FOM: What is the standard model for PA?
torkel at sm.luth.se
Tue Mar 17 03:14:05 EST 1998
Validimir Sazonov says:
>You don't see anything indeterminate or unclear about the notion
>"natural number" or you see that and how it is determinate?
I don't see anything indeterminate or unclear about the notion
"natural number". "Seeing that it is determinate", as far as I can
determine, amounts only to not seeing anything indeterminate or
unclear about it. This doesn't exclude the possibility that you might
convince me that there is something indeterminate or unclear about
>No, I do not know. More precisely, I know that I may consider both
>alternative, each being reasonable in its own way. Let us fix that
>there is NO last natural number because this is usually *postulated*
>for "the standard model". This still does not fix this standard
>model, just how *long* is it.
"The standard model" is jargon. You knew everything that I know about
the natural numbers (from the present philosophical point of view) long
before you had heard of "the standard model". One of the things you
learned was that there isn't any largest natural number - given any number
k, there is a larger one, k+1. It's not clear to me what you consider
>Yes, I do know that it [for all x, log log x < 10] does not hold
>according to such and such axioms.
Axioms are secondary. People who have never heard of the Peano
axioms and wouldn't be interested in hearing about them learn and
apparently accept that log is an unbounded function, on the basis of
their informal understanding of "natural number". Is there some
confusion or unclarity in this?
>If you say "all", I do not understand what does this mean. It is unclear
>what is "all" EVEN in the more reliable case of feasible numbers which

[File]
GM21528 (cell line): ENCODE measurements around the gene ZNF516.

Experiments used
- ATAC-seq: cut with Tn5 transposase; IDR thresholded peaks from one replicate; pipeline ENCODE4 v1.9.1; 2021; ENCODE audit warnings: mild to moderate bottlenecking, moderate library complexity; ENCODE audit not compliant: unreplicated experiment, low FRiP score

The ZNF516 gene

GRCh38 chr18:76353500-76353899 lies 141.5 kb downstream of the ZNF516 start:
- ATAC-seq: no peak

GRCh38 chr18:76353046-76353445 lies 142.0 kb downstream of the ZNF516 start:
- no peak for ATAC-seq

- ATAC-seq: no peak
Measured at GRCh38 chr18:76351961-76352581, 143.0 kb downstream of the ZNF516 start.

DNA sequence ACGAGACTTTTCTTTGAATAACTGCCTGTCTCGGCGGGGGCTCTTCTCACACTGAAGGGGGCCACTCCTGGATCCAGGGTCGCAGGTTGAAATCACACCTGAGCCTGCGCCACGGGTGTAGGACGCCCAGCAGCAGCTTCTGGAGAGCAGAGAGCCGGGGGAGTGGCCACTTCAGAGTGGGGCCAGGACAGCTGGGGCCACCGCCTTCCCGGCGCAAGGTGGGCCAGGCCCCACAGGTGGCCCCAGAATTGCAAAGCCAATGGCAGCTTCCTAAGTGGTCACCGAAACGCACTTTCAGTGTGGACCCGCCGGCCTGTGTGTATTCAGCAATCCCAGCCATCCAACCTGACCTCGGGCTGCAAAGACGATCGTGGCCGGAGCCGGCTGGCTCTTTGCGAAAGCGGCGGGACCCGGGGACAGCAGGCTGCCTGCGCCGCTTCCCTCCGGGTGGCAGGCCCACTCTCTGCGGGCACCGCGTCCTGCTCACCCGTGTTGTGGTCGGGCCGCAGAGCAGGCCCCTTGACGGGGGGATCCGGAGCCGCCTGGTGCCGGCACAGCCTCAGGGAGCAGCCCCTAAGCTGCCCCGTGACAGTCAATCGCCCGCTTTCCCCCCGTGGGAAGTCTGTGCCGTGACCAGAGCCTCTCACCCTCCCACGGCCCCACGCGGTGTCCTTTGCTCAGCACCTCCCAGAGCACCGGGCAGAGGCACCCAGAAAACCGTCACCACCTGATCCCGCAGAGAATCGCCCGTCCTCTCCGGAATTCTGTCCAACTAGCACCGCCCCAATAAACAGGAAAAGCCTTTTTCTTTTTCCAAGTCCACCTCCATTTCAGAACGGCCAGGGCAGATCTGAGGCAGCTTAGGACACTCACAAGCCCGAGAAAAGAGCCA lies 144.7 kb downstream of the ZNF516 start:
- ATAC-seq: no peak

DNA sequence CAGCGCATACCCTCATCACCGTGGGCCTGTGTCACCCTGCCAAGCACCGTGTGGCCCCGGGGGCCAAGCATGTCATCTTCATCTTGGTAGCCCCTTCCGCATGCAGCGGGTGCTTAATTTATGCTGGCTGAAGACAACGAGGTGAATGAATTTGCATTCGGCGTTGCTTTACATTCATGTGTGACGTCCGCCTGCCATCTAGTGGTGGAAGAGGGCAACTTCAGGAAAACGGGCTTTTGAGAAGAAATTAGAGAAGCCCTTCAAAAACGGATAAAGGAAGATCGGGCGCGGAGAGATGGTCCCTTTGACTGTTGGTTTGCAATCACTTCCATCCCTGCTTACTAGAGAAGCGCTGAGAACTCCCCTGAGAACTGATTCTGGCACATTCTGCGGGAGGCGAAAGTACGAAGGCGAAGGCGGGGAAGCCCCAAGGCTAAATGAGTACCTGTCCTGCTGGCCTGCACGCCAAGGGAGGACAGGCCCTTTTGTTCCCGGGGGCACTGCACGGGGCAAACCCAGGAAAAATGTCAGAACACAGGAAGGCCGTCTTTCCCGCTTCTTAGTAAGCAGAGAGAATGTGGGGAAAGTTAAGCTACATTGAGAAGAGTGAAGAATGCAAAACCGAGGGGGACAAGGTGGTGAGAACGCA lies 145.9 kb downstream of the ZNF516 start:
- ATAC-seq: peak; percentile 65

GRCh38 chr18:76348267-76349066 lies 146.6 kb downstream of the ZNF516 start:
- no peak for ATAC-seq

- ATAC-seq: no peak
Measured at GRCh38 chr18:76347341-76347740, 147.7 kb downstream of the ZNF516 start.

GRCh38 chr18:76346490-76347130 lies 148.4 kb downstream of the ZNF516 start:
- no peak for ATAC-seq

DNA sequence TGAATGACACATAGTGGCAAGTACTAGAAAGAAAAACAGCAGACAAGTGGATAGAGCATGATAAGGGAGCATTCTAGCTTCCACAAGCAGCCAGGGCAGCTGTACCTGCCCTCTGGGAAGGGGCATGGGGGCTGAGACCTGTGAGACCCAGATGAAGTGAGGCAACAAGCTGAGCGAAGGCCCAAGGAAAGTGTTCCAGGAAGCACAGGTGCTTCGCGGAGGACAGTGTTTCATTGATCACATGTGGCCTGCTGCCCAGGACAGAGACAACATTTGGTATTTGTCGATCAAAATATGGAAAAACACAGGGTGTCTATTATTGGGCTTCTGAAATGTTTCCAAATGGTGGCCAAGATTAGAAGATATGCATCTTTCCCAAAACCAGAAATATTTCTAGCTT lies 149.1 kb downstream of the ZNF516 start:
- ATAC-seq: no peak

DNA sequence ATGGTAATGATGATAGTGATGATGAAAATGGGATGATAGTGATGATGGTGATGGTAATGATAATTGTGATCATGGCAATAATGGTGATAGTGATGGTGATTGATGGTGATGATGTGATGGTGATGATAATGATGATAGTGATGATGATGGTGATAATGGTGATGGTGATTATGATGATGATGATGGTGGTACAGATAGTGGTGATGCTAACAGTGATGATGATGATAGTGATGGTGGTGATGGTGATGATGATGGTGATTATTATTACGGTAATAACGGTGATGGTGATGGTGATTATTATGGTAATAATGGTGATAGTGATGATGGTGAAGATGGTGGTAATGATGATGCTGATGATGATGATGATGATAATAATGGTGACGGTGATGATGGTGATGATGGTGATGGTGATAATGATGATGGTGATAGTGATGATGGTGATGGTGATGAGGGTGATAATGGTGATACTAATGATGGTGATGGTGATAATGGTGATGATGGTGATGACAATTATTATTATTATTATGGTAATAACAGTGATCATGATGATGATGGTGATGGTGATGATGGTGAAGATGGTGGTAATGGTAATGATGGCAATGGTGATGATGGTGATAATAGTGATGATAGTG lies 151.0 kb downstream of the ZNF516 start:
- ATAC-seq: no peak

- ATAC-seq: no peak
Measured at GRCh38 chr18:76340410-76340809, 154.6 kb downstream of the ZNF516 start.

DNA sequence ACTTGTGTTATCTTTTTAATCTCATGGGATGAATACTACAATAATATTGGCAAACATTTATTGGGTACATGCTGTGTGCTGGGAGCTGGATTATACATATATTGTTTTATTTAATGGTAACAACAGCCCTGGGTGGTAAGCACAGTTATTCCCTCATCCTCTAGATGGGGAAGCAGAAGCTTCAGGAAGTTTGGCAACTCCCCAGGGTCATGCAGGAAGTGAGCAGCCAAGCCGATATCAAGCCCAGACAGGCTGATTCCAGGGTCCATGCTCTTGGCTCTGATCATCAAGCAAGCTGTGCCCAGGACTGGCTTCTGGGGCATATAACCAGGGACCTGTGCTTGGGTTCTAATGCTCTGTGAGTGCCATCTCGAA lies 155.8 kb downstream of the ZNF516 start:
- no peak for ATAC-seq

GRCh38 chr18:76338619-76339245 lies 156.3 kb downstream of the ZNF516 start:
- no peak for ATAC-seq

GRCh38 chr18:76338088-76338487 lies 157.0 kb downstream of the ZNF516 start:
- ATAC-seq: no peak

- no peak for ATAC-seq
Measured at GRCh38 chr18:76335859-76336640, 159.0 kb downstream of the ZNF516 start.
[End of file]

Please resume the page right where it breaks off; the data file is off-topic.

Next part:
>have a physical, perceiving meaning in our real world.
Then we're back to the beginning. All the natural numbers are 0,s(0),s(s(0))
and so on. What's unclear or indeterminate about this?
As for the "feasible numbers", I don't know what you mean by "the
more reliable case". The notion of "feasible number" is very unclear
and indeterminate - isn't that so?
>I have some llusion of understanding.
Well, I would say that you rather have an illusion of not
understanding. Or, in less confrontational terms, I would say that
you have certain ideas about what is required to understand something,
or what is required for something to make determinate sense. I am
certainly not in a position to say that these ideas are wrong, that
you are mistaken, that your pursuits are misguided. On the contrary, I
think it's a good thing that people pursue such ideas and
inclinations, including stuff like Yesenin-Volpin's consistency proof
for ZFC (or NF). Where I think you are plain wrong is only in
presenting your ideas and inclinations as though they revealed some
defect in standard practice.
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